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Petticrew, Chalabi and Jones have made some of the most vibrant and erudite contributions to the methodology of healthcare research. Their ‘To RCT or not to RCT’1 paper marks another significant contribution. I recommended it for publication in the journal—adding as an aside in my referee's comments that I happened to disagree with every word. The editors have been kind enough to offer me a little space to air these thoughts.
Petticrew and colleagues pose a question with immense scientific, policy and financial implications—how to decide upon the future research agenda? The answer is provided in terms of a ‘decision flow chart’—following the proposed assessment pathways is said to enable research commissioners to make wiser judgements. It is a clearly and engagingly written piece. In its own terms and that of much current thinking in evidence-based public health, it makes a valuable contribution. From the perspective of this commentary, it marks a further embrace of the highly proceduralised view of enquiry that is common in the health sciences. We have protocols for designing trials, protocols for conducting systematic reviews, and now an agenda-setting protocol to determine where and what further research is needed. I want to argue that such a ‘follow-the-formula’ perspective is at odds with both the realpolitik of policy making and the manner in which scientific explanations extend and develop.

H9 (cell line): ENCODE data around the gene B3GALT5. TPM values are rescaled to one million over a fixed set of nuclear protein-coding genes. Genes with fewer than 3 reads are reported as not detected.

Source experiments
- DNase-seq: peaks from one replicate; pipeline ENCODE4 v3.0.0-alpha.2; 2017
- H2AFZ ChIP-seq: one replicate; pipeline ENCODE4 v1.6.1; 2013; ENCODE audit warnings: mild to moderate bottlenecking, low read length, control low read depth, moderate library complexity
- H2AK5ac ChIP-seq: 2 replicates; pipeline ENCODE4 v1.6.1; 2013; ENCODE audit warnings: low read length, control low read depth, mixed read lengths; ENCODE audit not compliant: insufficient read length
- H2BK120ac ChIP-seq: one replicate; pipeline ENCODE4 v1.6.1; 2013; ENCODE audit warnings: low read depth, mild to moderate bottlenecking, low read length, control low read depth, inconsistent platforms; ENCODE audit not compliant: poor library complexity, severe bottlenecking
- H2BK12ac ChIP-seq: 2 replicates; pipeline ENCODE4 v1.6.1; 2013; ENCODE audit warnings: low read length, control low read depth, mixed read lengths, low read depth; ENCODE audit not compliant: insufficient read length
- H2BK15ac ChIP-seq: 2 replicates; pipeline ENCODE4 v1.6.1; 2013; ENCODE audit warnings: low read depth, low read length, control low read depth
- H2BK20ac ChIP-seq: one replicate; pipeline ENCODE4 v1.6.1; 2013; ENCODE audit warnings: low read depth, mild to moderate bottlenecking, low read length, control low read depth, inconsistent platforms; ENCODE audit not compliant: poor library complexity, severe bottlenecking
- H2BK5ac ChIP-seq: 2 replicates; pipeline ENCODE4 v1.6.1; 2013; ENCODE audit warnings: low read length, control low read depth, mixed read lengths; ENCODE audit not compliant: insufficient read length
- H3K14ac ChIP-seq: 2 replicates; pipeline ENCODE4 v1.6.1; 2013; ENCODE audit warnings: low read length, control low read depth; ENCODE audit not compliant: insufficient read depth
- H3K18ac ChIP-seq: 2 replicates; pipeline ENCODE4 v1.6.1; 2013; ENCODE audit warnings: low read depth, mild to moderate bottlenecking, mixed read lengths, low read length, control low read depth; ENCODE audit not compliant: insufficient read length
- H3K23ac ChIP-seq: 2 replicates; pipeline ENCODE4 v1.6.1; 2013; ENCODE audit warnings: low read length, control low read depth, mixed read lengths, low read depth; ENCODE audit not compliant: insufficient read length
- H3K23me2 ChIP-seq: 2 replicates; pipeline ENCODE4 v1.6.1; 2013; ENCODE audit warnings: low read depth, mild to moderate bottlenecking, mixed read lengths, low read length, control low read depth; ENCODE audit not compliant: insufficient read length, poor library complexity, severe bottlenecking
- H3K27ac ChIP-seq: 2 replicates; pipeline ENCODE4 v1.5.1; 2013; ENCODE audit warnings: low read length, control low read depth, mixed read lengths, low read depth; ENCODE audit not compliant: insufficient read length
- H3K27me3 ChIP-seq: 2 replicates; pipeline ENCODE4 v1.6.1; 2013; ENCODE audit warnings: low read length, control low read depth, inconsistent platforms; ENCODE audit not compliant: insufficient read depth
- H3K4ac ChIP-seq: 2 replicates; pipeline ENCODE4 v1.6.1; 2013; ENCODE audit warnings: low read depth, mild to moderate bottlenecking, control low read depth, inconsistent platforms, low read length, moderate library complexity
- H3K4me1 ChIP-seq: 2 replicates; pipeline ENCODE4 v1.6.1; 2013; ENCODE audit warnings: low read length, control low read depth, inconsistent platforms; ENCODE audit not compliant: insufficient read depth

Let us begin with the decision makers and the decision used in the illustrative case—whether we need a new RCT to evaluate the impact of allowing motorcyclists to use bus lanes in London. By the standards and …
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